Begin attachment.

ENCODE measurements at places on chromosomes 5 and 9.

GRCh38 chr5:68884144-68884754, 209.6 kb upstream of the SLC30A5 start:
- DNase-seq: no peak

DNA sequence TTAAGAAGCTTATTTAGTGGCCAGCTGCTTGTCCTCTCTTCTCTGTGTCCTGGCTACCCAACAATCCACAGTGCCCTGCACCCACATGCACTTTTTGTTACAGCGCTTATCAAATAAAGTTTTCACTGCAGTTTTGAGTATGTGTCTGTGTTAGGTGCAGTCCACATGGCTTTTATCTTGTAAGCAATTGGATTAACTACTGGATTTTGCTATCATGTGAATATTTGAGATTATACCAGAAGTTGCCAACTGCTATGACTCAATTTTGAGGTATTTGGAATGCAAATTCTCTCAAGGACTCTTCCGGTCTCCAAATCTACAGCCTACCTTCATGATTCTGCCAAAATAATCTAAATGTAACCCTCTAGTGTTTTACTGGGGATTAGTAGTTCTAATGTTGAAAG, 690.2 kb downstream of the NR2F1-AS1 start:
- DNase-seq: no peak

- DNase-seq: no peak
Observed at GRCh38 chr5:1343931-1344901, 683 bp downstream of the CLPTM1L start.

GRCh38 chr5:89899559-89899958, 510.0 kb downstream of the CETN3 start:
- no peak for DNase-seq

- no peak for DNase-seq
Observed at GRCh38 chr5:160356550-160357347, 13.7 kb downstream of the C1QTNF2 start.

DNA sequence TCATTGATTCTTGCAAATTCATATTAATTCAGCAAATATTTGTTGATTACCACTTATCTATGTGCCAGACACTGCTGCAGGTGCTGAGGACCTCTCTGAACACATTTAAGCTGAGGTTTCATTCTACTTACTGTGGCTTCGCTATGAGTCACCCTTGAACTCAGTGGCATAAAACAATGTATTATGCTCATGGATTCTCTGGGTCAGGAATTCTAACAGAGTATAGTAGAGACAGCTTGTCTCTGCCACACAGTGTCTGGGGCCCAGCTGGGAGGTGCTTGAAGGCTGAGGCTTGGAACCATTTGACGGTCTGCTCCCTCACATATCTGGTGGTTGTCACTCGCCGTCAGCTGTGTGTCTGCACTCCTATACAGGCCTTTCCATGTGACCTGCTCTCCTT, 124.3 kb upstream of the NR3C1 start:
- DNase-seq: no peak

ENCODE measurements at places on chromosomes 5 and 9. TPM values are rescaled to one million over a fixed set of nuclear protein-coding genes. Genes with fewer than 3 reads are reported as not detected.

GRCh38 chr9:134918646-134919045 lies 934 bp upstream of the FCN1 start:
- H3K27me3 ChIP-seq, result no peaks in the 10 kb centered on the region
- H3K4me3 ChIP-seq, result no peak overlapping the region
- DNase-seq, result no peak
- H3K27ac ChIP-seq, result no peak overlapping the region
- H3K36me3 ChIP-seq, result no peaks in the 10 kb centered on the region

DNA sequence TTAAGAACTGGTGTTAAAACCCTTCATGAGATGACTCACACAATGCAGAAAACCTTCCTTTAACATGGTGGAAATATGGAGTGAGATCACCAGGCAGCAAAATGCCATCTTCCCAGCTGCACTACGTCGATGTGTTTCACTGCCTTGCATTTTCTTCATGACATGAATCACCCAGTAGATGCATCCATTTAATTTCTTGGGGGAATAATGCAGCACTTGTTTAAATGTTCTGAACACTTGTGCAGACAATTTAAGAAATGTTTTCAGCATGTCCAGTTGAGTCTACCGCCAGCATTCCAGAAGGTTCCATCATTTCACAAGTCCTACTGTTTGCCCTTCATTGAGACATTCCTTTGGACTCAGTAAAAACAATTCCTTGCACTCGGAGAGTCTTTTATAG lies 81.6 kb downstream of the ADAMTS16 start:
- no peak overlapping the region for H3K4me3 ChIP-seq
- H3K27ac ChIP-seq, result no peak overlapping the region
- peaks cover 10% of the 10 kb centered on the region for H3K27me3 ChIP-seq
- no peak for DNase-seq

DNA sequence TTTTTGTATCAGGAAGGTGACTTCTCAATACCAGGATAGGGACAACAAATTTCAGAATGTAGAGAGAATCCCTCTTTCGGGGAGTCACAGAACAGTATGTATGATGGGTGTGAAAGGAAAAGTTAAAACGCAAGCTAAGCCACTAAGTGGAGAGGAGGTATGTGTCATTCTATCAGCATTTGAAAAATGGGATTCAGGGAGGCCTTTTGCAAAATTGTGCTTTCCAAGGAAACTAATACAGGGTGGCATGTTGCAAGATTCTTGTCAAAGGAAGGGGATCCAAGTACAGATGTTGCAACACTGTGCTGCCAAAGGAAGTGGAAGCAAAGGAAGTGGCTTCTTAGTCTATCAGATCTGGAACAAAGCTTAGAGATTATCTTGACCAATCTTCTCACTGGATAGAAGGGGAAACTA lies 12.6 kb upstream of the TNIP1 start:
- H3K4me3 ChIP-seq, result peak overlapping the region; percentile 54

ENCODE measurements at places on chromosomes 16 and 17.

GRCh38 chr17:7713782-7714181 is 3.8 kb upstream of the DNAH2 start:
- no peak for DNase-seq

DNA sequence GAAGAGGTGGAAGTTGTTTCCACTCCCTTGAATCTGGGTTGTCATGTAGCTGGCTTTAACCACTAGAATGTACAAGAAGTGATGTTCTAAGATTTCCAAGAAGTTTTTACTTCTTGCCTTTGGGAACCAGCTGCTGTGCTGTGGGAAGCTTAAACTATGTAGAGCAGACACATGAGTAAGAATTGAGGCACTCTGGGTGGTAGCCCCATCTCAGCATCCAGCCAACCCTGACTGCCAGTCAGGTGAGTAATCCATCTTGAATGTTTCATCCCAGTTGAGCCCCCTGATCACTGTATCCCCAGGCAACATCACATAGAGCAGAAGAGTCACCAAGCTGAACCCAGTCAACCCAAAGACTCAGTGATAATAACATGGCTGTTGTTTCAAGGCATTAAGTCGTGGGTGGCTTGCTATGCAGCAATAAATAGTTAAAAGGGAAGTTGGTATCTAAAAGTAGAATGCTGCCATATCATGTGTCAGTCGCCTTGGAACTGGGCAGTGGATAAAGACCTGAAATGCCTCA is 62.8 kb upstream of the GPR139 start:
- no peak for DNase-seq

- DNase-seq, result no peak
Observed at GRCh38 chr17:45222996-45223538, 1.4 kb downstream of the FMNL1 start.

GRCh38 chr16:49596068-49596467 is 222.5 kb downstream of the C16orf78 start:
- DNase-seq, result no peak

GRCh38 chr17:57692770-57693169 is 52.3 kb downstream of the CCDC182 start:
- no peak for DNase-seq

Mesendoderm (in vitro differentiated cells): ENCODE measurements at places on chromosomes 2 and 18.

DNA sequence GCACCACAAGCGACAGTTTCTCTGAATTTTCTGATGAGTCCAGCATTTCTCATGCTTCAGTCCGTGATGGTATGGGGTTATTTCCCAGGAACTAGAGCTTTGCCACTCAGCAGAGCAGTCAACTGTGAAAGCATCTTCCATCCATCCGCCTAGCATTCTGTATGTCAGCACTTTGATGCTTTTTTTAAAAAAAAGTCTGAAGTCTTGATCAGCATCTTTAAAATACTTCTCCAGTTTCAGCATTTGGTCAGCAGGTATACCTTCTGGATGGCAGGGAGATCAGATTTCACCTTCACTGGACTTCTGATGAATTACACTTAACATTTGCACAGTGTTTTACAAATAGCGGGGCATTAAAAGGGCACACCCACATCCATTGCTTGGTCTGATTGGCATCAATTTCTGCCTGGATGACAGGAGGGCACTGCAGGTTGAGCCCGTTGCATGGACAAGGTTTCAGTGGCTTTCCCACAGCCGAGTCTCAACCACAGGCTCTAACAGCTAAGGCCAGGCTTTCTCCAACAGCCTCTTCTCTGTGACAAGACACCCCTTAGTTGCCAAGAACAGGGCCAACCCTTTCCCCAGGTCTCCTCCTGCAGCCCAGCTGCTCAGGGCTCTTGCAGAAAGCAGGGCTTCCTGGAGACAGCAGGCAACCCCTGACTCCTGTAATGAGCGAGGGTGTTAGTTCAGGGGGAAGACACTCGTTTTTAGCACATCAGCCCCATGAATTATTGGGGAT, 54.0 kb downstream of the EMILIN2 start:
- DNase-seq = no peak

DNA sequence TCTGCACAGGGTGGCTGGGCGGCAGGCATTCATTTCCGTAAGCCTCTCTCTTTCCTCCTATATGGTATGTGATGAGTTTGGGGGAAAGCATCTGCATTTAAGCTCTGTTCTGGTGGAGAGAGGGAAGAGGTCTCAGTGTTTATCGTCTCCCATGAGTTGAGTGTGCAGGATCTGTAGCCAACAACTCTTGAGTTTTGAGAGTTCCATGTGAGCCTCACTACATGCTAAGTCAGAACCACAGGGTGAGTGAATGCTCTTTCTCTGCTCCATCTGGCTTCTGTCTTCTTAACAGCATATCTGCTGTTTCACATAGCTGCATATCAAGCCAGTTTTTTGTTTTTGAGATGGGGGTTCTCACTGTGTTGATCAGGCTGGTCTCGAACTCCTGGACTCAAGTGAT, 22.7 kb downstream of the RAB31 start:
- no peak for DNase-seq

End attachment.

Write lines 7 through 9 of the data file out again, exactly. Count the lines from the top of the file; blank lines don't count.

Observed at GRCh38 chr5:1343931-1344901, 683 bp downstream of the CLPTM1L start.

GRCh38 chr5:89899559-89899958, 510.0 kb downstream of the CETN3 start:
- no peak for DNase-seq